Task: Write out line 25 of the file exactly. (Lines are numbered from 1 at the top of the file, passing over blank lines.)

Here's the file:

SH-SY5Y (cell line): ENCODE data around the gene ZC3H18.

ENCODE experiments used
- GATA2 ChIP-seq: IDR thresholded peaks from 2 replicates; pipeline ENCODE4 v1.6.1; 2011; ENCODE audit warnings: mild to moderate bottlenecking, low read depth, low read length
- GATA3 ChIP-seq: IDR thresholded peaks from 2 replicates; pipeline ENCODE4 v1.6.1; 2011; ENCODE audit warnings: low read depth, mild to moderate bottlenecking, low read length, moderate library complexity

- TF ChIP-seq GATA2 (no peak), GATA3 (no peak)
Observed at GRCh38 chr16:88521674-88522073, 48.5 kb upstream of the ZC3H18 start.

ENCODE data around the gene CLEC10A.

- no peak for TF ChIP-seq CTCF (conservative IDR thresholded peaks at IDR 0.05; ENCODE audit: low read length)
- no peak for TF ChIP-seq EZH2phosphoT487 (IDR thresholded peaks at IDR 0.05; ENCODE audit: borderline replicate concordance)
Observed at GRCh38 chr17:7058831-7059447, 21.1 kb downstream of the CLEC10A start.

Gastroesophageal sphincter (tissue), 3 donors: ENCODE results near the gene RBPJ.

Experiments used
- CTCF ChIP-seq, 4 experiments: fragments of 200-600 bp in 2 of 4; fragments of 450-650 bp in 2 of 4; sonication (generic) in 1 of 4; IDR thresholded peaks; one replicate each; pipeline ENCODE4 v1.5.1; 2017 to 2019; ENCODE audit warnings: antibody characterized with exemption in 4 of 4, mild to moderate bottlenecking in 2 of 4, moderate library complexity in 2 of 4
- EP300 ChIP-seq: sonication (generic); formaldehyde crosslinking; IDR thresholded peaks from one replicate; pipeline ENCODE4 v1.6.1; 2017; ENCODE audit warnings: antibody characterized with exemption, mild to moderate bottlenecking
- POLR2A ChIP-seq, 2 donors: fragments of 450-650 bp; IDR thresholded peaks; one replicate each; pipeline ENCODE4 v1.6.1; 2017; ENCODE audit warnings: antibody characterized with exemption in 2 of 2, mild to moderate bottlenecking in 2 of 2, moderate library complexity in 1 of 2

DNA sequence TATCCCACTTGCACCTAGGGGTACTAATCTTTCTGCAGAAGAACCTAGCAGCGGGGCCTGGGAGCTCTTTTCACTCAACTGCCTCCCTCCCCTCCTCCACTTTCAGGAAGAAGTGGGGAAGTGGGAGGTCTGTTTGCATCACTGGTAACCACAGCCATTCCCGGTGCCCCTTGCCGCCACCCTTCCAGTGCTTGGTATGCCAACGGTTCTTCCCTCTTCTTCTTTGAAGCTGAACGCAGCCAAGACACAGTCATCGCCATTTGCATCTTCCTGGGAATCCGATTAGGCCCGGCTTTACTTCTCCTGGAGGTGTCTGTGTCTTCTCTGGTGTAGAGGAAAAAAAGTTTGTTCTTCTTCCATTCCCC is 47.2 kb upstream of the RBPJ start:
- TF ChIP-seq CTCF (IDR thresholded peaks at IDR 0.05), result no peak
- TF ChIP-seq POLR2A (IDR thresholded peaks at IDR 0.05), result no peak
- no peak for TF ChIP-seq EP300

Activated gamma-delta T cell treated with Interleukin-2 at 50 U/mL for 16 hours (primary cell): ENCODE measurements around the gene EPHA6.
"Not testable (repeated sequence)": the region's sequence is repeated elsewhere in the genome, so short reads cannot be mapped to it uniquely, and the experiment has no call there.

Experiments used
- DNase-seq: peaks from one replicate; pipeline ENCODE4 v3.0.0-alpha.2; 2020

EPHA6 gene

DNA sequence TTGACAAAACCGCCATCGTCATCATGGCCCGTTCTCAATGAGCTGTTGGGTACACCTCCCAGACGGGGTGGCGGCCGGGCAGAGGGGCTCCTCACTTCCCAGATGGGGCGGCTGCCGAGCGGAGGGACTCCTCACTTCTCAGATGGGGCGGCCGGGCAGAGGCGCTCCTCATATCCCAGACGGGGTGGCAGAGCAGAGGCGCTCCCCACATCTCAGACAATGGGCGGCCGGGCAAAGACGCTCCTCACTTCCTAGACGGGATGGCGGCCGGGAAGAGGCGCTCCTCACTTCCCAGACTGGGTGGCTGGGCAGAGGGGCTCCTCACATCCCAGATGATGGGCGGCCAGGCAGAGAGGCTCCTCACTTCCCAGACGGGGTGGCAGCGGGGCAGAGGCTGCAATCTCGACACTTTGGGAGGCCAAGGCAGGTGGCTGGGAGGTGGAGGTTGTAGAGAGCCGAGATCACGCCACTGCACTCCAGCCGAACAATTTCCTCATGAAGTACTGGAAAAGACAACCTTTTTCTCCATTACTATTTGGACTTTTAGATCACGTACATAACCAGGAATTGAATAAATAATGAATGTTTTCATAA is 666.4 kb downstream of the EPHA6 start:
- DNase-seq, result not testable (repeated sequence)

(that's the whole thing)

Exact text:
DNA sequence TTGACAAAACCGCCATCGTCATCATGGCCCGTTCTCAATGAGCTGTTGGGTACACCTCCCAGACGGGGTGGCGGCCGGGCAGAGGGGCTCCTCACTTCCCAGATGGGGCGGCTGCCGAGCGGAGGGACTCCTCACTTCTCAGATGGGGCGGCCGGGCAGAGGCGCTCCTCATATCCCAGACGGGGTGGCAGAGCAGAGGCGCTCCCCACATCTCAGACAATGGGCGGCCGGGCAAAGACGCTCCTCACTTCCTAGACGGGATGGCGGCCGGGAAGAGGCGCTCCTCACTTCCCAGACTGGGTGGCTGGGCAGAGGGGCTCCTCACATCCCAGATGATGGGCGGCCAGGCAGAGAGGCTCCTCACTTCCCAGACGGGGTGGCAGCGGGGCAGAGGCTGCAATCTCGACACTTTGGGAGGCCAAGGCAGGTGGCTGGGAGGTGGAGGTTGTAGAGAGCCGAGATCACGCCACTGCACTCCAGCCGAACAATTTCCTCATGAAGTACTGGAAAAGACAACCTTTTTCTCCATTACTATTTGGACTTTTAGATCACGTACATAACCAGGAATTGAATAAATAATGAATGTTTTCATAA is 666.4 kb downstream of the EPHA6 start: